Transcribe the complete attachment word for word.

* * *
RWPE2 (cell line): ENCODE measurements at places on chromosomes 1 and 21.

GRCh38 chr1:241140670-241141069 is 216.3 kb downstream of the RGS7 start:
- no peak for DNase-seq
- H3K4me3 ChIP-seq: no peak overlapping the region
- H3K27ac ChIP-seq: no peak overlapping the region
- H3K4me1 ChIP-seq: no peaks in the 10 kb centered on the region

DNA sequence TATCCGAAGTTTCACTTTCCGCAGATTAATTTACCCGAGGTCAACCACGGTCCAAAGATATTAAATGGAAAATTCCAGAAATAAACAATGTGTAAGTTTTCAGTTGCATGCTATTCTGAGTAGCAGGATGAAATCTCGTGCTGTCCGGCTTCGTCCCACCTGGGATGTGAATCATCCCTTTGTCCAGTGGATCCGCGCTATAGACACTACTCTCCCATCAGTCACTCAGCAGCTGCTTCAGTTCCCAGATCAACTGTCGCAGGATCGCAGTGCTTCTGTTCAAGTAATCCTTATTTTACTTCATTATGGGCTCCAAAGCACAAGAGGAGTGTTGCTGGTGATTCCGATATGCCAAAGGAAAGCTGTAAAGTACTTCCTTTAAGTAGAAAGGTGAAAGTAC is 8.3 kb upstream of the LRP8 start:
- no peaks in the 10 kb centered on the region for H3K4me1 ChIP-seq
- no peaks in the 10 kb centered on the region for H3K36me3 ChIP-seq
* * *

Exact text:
RWPE2 (cell line): ENCODE measurements at places on chromosomes 1 and 21.

GRCh38 chr1:241140670-241141069 is 216.3 kb downstream of the RGS7 start:
- no peak for DNase-seq
- H3K4me3 ChIP-seq: no peak overlapping the region
- H3K27ac ChIP-seq: no peak overlapping the region
- H3K4me1 ChIP-seq: no peaks in the 10 kb centered on the region

DNA sequence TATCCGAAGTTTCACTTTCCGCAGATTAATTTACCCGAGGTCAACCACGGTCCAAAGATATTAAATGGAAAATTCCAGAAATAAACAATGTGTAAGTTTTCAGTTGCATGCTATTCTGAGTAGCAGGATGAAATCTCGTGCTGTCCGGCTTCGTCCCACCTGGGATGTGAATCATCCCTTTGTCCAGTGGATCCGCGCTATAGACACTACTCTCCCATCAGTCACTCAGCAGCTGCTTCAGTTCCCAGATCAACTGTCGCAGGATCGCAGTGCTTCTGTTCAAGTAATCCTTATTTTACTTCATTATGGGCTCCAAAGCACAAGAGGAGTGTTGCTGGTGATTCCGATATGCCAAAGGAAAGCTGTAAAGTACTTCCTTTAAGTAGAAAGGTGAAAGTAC is 8.3 kb upstream of the LRP8 start:
- no peaks in the 10 kb centered on the region for H3K4me1 ChIP-seq
- no peaks in the 10 kb centered on the region for H3K36me3 ChIP-seq